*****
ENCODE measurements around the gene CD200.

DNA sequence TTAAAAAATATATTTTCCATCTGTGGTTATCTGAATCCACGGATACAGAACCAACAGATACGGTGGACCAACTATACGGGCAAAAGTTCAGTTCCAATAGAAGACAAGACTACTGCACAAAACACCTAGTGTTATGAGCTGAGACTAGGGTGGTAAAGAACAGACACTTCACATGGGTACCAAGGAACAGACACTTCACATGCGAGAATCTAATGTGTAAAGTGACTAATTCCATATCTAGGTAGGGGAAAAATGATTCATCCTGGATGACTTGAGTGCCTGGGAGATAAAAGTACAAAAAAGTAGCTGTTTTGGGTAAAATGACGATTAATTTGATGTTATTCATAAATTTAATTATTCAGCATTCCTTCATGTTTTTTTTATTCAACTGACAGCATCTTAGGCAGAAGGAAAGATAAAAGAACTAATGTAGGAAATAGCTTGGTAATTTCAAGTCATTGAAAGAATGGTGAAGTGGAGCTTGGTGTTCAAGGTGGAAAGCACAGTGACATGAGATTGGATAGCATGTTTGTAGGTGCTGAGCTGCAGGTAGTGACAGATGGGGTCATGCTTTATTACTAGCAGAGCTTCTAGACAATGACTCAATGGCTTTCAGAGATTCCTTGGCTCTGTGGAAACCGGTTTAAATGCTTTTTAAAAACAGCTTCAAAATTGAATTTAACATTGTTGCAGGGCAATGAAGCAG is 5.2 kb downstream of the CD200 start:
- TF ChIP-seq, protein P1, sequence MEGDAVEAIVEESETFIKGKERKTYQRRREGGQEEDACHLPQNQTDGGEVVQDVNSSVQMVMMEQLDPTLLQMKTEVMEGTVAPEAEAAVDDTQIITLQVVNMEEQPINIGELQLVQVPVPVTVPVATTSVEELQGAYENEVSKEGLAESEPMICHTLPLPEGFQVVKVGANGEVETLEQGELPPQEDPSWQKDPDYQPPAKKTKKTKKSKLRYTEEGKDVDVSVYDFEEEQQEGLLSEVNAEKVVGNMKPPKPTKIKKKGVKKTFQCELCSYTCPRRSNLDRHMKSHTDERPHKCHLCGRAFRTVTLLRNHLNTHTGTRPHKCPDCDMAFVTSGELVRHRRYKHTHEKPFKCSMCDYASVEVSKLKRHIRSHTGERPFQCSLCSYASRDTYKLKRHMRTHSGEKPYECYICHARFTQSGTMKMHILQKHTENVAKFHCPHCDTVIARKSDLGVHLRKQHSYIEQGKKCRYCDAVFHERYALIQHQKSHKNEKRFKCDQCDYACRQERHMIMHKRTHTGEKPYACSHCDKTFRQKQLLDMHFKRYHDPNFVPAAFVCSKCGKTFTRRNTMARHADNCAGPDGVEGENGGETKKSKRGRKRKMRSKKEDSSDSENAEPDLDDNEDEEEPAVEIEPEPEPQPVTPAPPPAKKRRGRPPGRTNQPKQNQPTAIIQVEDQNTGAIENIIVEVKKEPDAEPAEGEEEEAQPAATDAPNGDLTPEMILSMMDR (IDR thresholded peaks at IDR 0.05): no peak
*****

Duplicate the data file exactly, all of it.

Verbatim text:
ENCODE measurements around the gene CD200.

DNA sequence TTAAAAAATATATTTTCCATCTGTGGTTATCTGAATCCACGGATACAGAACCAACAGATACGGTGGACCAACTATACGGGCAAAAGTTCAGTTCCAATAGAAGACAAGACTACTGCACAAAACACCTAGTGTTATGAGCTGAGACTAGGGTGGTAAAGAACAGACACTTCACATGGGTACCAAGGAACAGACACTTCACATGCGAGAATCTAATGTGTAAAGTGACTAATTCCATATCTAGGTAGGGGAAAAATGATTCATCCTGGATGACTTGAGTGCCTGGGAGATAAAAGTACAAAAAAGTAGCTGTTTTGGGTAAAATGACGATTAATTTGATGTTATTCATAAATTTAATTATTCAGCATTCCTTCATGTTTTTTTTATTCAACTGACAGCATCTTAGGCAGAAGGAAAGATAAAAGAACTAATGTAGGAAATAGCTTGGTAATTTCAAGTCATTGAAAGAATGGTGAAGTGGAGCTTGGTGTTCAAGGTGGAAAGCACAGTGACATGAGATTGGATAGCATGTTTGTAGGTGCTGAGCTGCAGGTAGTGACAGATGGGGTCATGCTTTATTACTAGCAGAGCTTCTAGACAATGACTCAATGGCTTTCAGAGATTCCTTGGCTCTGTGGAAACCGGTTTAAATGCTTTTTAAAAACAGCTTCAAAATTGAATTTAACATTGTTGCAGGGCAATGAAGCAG is 5.2 kb downstream of the CD200 start:
- TF ChIP-seq, protein P1, sequence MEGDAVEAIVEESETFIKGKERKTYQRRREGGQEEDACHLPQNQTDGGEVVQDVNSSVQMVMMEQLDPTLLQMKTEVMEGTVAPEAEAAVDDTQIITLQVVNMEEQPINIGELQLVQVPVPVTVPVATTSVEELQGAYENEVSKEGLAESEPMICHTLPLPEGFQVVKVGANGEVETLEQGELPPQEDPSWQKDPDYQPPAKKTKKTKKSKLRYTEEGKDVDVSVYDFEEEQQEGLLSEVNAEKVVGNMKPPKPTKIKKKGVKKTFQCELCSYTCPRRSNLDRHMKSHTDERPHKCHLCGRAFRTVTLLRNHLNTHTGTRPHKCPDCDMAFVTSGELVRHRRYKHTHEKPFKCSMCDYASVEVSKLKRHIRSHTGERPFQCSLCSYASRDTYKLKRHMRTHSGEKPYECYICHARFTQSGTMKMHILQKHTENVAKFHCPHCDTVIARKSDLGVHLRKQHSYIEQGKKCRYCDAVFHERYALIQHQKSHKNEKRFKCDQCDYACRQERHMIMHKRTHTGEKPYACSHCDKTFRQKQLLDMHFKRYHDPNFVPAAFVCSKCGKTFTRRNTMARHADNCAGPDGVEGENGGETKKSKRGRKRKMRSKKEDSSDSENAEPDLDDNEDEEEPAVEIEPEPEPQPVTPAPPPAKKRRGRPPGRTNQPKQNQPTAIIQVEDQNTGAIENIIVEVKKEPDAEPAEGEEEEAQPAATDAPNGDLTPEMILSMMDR (IDR thresholded peaks at IDR 0.05): no peak